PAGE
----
John’s Proton Therapy for Prostate Cancer
Like many Chicagoans, John and his wife like to get away from the cold weather. For 10 years, they went to Florida each winter. In 2016, the trip almost didn’t happen – John was suddenly facing surgery for prostate cancer. But his physician gave him the okay to travel and when he returned, he found himself on a path to proton therapy that would make a mark on his life in unexpected ways.
John is the first to admit that many men don’t exactly enjoy the prostate screening experience, but for many years, John would get checked and hear the same thing: slightly enlarged prostate, but soft and overall, safe. Then, one year his primary care physician recommended he see a urologist. The urologist told him that his PSA number – a number commonly used to gauge prostate health – was concerning and he scheduled John for a biopsy. When the biopsy came back, his doctor told him that the cancer looked aggressive and while he would be fine to take his trip to Florida, afterward he should set a date for surgery.
In May 2016, John had surgery at Northwestern Medicine Delnor Hospital, where Michael A. Rashid, MD, a urologist with Illinois Urological Institute, removed his prostate by performing a robotic-assisted laparoscopic radical prostatectomy. This type of procedure was conducted specifically to treat high grade, locally advanced prostate cancer. After the prostatectomy, however, his doctor identified cancer cells extending beyond John’s prostate, and additional treatment was necessary. For treatment, it was a combination of hormones and radiation where John received a shot of leuprolide, a chemical that reduces the testosterone that stimulates the prostate cancer cells. Dr. Rashid knew that in order to effectively treat John’s tumor, radiation therapy would be the way to go.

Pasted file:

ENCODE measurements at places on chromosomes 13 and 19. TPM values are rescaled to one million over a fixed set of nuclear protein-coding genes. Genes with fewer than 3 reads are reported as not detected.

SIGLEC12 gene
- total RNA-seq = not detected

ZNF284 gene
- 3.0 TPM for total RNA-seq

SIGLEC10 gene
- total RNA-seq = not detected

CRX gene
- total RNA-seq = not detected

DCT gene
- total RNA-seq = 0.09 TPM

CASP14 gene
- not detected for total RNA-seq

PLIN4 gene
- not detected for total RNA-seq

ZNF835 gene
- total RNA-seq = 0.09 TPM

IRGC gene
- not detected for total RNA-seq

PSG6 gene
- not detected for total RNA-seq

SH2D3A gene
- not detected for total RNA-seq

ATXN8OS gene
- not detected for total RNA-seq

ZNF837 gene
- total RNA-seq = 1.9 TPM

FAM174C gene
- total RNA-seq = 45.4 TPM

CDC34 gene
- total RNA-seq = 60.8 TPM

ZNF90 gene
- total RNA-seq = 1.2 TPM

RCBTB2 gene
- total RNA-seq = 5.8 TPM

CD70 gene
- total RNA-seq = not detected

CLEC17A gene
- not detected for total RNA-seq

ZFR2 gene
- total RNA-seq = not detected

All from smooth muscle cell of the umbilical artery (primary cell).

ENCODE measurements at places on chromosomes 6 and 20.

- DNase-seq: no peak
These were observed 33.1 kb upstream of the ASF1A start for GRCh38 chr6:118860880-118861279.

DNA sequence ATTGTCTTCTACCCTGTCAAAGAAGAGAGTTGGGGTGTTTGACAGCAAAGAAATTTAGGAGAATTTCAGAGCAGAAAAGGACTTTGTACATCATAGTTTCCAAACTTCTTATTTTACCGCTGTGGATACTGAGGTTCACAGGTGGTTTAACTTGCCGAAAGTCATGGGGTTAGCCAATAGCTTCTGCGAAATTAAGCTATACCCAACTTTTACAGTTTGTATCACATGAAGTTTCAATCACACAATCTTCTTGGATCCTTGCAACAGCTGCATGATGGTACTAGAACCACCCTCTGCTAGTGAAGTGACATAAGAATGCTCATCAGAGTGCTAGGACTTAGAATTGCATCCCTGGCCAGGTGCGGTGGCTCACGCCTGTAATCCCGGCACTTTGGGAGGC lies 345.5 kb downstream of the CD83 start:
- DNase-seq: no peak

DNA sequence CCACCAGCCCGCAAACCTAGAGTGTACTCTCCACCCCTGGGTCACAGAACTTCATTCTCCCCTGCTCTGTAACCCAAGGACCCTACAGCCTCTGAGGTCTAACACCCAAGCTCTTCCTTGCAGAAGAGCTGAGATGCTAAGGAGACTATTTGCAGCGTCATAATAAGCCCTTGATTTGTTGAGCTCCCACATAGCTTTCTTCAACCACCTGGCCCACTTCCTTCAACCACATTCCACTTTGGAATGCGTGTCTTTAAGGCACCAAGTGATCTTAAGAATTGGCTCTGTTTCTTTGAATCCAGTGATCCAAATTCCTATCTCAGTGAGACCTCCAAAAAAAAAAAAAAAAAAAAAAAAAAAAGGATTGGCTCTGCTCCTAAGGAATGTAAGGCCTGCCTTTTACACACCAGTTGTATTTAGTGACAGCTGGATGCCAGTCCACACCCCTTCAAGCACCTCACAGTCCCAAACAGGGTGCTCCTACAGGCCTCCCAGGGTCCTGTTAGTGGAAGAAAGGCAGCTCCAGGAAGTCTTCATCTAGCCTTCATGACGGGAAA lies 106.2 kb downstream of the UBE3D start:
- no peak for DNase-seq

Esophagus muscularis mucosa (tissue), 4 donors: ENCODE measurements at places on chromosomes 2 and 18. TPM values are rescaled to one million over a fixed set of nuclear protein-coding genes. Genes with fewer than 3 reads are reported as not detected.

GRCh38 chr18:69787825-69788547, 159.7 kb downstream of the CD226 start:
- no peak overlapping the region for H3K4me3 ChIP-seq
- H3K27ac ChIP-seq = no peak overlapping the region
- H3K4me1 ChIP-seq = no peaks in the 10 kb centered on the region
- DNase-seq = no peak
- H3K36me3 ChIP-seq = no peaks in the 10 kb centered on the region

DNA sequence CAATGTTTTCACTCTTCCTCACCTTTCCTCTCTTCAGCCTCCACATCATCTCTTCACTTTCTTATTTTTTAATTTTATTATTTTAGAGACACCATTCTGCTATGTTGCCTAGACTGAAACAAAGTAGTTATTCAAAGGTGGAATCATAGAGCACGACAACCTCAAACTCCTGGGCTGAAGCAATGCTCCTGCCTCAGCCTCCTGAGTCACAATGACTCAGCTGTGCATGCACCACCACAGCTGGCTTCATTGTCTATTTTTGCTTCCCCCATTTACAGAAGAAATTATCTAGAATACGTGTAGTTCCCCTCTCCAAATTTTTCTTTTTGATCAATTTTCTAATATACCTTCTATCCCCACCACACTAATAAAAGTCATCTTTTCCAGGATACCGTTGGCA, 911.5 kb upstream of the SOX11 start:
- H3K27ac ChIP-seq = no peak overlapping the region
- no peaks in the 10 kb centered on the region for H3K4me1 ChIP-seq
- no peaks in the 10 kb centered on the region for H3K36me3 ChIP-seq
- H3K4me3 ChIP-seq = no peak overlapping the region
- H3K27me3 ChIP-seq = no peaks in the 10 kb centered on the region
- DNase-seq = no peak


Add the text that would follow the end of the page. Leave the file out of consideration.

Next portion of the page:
To ensure John was getting the best treatment for his condition, Dr. Rashid followed Northwestern Medicine’s multi-disciplinary approach by referring John to Dr. Hartsell for postoperative radiation treatment. William F. Hartsell, MD is the medical director of the Northwestern Medicine Chicago Proton Center in Warrenville, Illinois, and, in short order, John was invited to the center to speak with the care team about his cancer and history. Dr. Hartsell recommended treatment with proton therapy. Unlike traditional radiotherapy, proton therapy pinpoints tumors with precise doses of radiation. The advanced precision that proton therapy offers reduces the risk of side effects and damage to surrounding healthy tissues such as the bladder and rectum. The Chicago Proton Center team formulated a plan for John that would include 39 proton therapy treatments, every day except weekends, for eight weeks.
Not only did the extensive collaboration of John’s physicians give him confidence, the caring and knowledgeable teams at the Chicago Proton Center gave him peace of mind during his next phases of treatment. They provided not just the utmost care – guiding him through the treatment process from check-in and changing rooms through treatment and check-ups –they also became close confidants.
“We would talk but they never stopped their functions. The work they did, the effort they put into it, was just outstanding,” says John. “I don’t know how else to say it. They were as concerned with me as they would have been with someone in their own family.”
In the waiting room, John experienced a similar sense of welcome and camaraderie. Everyone is going through something and the patients bonded in different ways. They would do crosswords together or work on puzzles. They would chat about their days and lives. John had an 8:15 a.m. time slot but found himself getting to the center around 7 a.m. just to socialize before his treatment time.
John graduated from the Chicago Proton Center in January 2017 – and it is a graduation, complete with diplomas and speeches. He received a card signed by everyone who interacted with him.
This winter, John and his wife didn’t make it to Florida – instead, they went to Hawaii. Thanks to the multidisciplinary approach of the physicians from Delnor Hospital and the Chicago Proton Center, his life is entirely changed now. And with the collaboration and care he received from his physicians, how could it not be?